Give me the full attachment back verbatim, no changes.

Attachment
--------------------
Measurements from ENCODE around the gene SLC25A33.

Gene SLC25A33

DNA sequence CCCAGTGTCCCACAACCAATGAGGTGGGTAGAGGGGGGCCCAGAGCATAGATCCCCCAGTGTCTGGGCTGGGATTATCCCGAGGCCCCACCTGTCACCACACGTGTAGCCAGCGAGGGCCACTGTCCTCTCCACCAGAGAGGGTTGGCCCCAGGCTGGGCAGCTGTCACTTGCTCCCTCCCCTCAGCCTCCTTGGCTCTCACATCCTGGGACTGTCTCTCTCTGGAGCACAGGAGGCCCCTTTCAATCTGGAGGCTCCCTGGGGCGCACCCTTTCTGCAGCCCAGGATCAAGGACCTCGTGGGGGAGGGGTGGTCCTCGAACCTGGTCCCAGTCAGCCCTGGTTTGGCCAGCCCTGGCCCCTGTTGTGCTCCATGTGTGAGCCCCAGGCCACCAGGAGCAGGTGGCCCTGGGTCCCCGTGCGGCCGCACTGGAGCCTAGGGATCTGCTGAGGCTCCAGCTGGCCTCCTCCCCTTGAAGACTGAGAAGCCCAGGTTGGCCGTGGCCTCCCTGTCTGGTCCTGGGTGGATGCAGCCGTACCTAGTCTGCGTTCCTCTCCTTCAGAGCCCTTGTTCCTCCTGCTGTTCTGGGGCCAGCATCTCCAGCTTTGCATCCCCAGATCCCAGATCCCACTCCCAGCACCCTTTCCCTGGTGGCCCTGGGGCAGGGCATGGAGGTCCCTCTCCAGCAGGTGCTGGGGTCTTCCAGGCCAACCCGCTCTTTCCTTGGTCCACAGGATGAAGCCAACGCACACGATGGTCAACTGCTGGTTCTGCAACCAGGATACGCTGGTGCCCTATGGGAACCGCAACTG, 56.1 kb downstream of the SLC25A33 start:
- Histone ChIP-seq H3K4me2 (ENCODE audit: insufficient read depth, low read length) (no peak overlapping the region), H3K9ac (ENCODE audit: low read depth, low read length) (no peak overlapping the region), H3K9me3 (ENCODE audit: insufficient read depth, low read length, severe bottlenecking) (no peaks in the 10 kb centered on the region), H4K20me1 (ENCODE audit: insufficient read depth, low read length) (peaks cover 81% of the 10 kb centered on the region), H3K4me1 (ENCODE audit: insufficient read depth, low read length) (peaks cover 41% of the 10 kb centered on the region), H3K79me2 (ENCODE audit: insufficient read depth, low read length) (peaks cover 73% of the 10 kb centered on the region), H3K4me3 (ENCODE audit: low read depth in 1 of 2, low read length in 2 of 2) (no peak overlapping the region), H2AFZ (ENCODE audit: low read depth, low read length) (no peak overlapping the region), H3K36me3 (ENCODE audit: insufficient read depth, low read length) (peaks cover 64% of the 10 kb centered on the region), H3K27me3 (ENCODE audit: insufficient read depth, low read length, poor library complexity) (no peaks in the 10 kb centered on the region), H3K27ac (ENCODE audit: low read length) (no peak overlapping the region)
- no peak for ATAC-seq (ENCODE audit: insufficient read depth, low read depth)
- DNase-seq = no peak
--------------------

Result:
Measurements from ENCODE around the gene SLC25A33.

Gene SLC25A33

DNA sequence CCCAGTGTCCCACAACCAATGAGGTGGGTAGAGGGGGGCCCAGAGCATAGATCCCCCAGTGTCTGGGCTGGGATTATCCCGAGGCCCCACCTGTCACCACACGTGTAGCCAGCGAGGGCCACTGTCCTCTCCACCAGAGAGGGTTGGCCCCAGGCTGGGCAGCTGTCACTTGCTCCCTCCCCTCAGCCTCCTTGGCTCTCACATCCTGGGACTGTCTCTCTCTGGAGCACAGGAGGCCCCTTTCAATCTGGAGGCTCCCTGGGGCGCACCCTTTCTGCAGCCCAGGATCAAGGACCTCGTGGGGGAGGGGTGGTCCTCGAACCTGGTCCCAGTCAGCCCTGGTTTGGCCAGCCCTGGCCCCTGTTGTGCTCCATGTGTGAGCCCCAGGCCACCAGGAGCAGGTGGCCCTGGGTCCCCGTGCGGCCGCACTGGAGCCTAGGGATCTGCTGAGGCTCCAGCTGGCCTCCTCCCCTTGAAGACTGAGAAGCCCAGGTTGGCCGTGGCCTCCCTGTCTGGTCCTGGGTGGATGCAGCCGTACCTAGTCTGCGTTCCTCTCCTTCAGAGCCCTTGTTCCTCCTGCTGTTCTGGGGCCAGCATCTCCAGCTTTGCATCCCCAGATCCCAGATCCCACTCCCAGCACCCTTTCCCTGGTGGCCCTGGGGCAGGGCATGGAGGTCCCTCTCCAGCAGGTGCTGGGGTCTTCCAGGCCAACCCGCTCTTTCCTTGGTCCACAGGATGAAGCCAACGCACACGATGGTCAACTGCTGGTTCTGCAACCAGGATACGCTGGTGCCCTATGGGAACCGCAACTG, 56.1 kb downstream of the SLC25A33 start:
- Histone ChIP-seq H3K4me2 (ENCODE audit: insufficient read depth, low read length) (no peak overlapping the region), H3K9ac (ENCODE audit: low read depth, low read length) (no peak overlapping the region), H3K9me3 (ENCODE audit: insufficient read depth, low read length, severe bottlenecking) (no peaks in the 10 kb centered on the region), H4K20me1 (ENCODE audit: insufficient read depth, low read length) (peaks cover 81% of the 10 kb centered on the region), H3K4me1 (ENCODE audit: insufficient read depth, low read length) (peaks cover 41% of the 10 kb centered on the region), H3K79me2 (ENCODE audit: insufficient read depth, low read length) (peaks cover 73% of the 10 kb centered on the region), H3K4me3 (ENCODE audit: low read depth in 1 of 2, low read length in 2 of 2) (no peak overlapping the region), H2AFZ (ENCODE audit: low read depth, low read length) (no peak overlapping the region), H3K36me3 (ENCODE audit: insufficient read depth, low read length) (peaks cover 64% of the 10 kb centered on the region), H3K27me3 (ENCODE audit: insufficient read depth, low read length, poor library complexity) (no peaks in the 10 kb centered on the region), H3K27ac (ENCODE audit: low read length) (no peak overlapping the region)
- no peak for ATAC-seq (ENCODE audit: insufficient read depth, low read depth)
- DNase-seq = no peak